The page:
Phillips reunited with Amy Sherman-Palladino as composer for Gilmore Girls: A Year in the Life - a revival of the much-loved television series, which launched on Netflix on November 25, 2016. A few days earlier on November 21, Phillips released online an eight-track downloadable EP Human Contact is Never Easy, including four new tracks ahead of the album World on Sticks, to be released September 2018. Ahead of the release of World on Sticks, her first live concert film and album, Sam Phillips: Live @ Largo at The Coronet, was made available digitally through her website.[citation needed]

Personal lifeEdit

Phillips married producer and musician T Bone Burnett in 1989, and together they have one daughter, Simone, born in 1997.[13] Phillips and Burnett divorced in 2004, and both have since remarried.[14][15]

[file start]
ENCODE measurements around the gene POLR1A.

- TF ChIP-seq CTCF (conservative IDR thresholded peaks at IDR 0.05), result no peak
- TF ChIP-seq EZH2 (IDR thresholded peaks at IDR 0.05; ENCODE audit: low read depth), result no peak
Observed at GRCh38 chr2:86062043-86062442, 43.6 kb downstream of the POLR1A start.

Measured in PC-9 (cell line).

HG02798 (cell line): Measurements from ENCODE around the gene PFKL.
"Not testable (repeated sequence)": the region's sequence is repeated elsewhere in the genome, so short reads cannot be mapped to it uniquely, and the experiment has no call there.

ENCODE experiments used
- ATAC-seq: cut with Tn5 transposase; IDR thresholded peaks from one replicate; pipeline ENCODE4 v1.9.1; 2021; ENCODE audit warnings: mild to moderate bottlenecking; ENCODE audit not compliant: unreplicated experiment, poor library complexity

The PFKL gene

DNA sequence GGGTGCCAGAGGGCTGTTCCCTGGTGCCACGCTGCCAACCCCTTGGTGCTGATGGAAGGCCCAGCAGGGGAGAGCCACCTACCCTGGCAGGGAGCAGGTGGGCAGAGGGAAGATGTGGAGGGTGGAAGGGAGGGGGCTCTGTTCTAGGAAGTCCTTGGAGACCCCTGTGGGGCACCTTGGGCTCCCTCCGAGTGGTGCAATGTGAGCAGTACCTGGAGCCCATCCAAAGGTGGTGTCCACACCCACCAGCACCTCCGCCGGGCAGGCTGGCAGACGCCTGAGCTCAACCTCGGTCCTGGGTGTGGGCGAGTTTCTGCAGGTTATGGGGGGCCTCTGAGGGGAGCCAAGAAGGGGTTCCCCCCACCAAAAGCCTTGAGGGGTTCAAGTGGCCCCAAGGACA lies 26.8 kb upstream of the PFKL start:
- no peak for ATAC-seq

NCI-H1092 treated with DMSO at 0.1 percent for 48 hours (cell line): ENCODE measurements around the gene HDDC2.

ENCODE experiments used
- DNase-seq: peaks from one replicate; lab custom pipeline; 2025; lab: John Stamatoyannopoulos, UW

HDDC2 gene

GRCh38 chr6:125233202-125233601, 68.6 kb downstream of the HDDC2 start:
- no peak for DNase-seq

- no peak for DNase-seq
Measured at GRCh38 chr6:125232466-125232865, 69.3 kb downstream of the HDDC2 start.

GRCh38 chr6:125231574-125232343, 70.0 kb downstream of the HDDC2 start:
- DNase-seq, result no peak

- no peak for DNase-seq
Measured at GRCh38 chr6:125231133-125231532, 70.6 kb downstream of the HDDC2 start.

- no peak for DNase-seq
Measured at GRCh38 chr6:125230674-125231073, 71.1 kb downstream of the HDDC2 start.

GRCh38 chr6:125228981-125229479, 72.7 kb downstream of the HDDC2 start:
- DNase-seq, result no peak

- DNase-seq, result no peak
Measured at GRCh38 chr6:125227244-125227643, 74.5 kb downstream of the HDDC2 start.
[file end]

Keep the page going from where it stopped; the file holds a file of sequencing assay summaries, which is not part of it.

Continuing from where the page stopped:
Phillips has received two Grammy Award nominations, one as Leslie Phillips and one as Sam Phillips. She was the 2011 recipient of the Denise Levertov Award from Image, "given annually to an artist, musician, or writer whose work exemplifies a serious and sustained engagement with the Judeo-Christian tradition".[16]

Grammy AwardsEdit


  • 1985: Best Female Gospel Vocal Solo Performance, Black and White in a Grey World (as Leslie Phillips)
  • 1994: Best Female Rock Vocal Performance, "Circle of Fire" from Martinis & Bikinis (as Sam Phillips)



As Leslie PhillipsEdit

As Sam PhillipsEdit

Digital EPsEdit

  • Hypnotists in Paris (2009)
  • Cold Dark Night (2009)
  • Magic for Everybody (2010)
  • Old Tin Pan (2010)
  • Days of the One Night Stands (2010)
  • Human Contact is Never Easy (2016)


  • Zero Zero Zero (Virgin, 1998)
  • The Disappearing Act 1987–1998 (Raven, 2008)

Compilation appearancesEdit